tests in hypothesis testing.
E. Demonstrate principles and proper techniques associated with modern genetic tools such as electrophoresis, and DNA amplification.
F. Critically interpret information obtained using modern genetic techniques.
G. Demonstrate elementary techniques associated with the use of key experimental organisms in modern genetic analysis and biotechnology such as bacteria, yeast and Drosophila.
H. Use appropriate laboratory safety skills and sterile technique.
In prokaryotic cells, all the metabolic pathways occur in the cytoplasm, except for chemiosmosis and oxidative phosphorylation, which occur on the plasma membrane. Prokaryotic cells are capable of anaerobic respiration using alternative electron acceptors such as nitrate and sulfate, although they prefer oxygen as the terminal electron acceptor to drive chemiosmotic ATP synthesis. In the absence of any suitable electron acceptor, they use fermentation pathways.
Prokaryotes Vs Eukaryotes in Protein synthesis
Further evidence to support the endosymbiont theory is that mitochondria have their own DNA, in the form of a circular chromosome that is topologically like bacterial chromosomes. The sequence of the mitochondrial DNA most closely resembles the sequences of genes in alpha-proteobacteria. Mitochondrial ribosomes are structurally more similar to bacterial ribosomes than to eukaryotic ribosomes. Mitochondria reproduce in eukaryotic cells by fission, again resembling bacterial cell division.
How is protein synthesis similar to the catalysis of a reaction by an enzyme? Protein synthesis is a series of chemical reactions in which molecules are brought. Video computer games, virtual labs and activities for learning and reviewing biology. Topics Covered Protein synthesis, transcription, translation, amino acids.
Ribosomes - Protein Synthesis - Cronodon
Protein Synthesis. Molecular events required to generate a. Covers the steps in the process of protein synthesis. Transcription and Translation. VIDEO. What kind of cells are you made of and how do these cells make protein? In this lesson, we will answer these questions through an investigation. Lyrics. Look at what's coming out of the nucleus. Destined for a ribosome, a strand of mRNA. It's got the code, the information, For the protein we'll be making.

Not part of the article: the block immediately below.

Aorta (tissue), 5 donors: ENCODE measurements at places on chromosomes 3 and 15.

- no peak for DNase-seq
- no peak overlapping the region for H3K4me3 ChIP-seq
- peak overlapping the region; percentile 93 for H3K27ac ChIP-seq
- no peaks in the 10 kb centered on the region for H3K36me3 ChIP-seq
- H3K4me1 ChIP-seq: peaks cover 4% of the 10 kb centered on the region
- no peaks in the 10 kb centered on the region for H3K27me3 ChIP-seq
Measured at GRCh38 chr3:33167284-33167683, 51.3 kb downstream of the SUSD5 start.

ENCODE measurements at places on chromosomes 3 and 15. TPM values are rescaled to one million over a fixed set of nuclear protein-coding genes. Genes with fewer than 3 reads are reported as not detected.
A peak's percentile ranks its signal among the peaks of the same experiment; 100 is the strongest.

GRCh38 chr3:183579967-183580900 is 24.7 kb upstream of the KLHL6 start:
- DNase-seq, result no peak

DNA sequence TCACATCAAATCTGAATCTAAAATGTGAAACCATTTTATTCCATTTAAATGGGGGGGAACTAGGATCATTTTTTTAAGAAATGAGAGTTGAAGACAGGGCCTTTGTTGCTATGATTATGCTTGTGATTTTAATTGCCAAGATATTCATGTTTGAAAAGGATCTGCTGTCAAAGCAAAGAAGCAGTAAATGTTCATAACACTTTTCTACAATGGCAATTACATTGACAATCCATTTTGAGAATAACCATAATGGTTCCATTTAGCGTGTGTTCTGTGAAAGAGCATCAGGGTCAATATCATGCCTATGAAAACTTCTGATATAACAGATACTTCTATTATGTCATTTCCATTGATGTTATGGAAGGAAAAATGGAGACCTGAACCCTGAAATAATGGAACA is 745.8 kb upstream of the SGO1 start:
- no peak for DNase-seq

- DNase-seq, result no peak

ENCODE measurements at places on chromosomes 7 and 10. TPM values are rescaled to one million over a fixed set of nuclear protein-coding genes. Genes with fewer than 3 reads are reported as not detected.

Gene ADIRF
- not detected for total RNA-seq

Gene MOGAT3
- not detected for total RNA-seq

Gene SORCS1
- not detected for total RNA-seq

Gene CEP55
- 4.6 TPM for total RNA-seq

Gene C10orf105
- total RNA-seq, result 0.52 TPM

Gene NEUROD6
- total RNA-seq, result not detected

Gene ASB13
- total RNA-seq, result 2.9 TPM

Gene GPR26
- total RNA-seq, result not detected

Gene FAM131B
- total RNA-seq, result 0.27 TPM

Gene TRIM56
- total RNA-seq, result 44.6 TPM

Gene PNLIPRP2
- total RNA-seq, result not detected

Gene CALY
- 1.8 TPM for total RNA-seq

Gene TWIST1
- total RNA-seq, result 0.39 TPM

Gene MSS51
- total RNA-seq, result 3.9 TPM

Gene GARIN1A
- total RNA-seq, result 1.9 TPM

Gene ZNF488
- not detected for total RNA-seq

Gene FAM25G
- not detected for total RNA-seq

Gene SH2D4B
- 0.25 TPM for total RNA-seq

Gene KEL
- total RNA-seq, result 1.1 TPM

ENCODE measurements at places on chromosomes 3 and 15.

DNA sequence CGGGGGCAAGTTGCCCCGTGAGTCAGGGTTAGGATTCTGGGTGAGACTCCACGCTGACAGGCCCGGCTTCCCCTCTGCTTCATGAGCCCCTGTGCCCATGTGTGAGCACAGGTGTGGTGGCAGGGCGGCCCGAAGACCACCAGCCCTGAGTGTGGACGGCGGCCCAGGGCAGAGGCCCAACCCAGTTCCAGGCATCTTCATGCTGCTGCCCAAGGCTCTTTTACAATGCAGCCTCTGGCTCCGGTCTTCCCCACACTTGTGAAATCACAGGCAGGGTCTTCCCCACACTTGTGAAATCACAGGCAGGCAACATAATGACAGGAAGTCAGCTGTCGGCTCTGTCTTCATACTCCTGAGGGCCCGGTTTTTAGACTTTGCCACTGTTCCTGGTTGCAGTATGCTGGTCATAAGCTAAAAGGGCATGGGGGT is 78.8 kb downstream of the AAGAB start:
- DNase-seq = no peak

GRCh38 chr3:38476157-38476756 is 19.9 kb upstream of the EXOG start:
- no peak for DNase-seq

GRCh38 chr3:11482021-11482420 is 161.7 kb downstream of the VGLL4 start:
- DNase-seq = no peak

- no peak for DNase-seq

Translation is one stage of protein synthesis in which messenger ribonucleic acid (mRNA) acts as a template for the synthesis of a polypeptide chain; it consists of four phases: initiation, elongation, termination and ribosome recycling. Initiation of protein synthesis, entailing ribosomal recognition of the mRNA start codon and the setting of the correct reading frame, is the rate‐limiting step of translation and the main target of translation regulation in all cells. However, the mechanism and molecular machinery for initiation have diverged in the primary domains of life: the Bacteria, the Archaea and the Eukarya (eukaryotes). In bacteria, translation initiation is relatively simple, whereas in eukaryotes, it is complex and requires more components. In archaea, despite their prokaryotic phenotype, the machinery for protein synthesis initiation is much more elaborated than in bacteria and presents intriguing similarities with the corresponding eukaryotic process. The features of translational initiation in archaea, bacteria and eukaryotes are reviewed, highlighting the divergent and common aspects of this important cellular process in the three domains of life.
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A ribonucleoprotein is a structure consisting of protein and RNA (ribonucleic acid).
In prokaryotes, the cytoplasm surrounding the nucleoid is rich in risosomes (and is called the riboplasm) - in bacteria proteins that
make up the ribosome are the most abundant proteins in the cytosol.
In eukaryotes ribosomes can exist free in the cytosol or bound to endoplasmic reticulum (forming rough endoplasmic reticulum, or
RER, so-called because the ribosomes stud its outer/cytosolic surface).